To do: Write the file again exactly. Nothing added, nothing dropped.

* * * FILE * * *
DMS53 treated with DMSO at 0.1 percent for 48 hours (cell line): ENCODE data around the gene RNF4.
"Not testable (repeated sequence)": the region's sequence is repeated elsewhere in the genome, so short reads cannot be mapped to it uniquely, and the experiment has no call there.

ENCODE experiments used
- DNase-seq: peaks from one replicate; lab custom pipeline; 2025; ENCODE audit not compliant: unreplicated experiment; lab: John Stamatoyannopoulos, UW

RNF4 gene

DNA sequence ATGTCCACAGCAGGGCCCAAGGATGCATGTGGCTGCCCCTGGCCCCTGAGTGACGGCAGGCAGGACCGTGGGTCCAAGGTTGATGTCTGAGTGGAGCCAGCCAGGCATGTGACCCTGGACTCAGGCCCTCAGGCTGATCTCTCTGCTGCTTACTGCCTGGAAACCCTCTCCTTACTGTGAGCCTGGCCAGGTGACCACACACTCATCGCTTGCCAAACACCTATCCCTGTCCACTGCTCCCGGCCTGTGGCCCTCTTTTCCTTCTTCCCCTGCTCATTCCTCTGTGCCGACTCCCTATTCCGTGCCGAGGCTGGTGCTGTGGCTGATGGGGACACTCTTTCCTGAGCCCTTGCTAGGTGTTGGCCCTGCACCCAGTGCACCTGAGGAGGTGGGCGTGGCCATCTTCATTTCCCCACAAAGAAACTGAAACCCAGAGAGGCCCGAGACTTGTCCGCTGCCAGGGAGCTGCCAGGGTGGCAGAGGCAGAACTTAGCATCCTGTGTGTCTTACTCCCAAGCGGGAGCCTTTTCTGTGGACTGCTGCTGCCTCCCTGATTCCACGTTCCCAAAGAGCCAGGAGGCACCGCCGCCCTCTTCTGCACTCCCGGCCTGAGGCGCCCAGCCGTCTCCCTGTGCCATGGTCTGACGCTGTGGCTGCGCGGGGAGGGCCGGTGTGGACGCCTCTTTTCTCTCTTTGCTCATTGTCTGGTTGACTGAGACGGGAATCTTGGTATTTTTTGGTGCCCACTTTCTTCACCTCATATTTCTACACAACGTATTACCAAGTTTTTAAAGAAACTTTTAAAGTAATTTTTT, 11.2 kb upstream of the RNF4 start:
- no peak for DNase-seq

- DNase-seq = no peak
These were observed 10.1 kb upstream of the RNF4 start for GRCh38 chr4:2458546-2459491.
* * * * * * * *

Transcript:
DMS53 treated with DMSO at 0.1 percent for 48 hours (cell line): ENCODE data around the gene RNF4.
"Not testable (repeated sequence)": the region's sequence is repeated elsewhere in the genome, so short reads cannot be mapped to it uniquely, and the experiment has no call there.

ENCODE experiments used
- DNase-seq: peaks from one replicate; lab custom pipeline; 2025; ENCODE audit not compliant: unreplicated experiment; lab: John Stamatoyannopoulos, UW

RNF4 gene

DNA sequence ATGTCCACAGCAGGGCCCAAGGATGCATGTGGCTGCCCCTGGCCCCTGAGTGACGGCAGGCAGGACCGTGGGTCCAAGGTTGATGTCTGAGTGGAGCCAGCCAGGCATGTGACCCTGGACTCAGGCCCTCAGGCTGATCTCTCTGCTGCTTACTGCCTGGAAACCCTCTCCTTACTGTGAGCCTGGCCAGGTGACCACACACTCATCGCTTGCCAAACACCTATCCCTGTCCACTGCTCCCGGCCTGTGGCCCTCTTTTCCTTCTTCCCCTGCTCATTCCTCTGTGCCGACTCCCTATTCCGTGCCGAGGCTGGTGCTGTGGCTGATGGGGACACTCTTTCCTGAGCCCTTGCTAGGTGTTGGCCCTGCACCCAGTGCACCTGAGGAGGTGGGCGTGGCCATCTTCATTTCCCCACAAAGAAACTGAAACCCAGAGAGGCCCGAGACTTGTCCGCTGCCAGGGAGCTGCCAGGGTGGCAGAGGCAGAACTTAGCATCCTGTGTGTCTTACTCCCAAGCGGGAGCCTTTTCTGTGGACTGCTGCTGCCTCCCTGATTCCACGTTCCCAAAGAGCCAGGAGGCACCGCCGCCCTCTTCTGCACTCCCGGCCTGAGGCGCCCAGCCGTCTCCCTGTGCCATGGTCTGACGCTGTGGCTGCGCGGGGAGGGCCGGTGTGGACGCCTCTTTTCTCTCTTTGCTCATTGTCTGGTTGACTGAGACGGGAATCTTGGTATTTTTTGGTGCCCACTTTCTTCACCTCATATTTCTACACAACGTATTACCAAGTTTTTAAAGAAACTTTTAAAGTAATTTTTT, 11.2 kb upstream of the RNF4 start:
- no peak for DNase-seq

- DNase-seq = no peak
These were observed 10.1 kb upstream of the RNF4 start for GRCh38 chr4:2458546-2459491.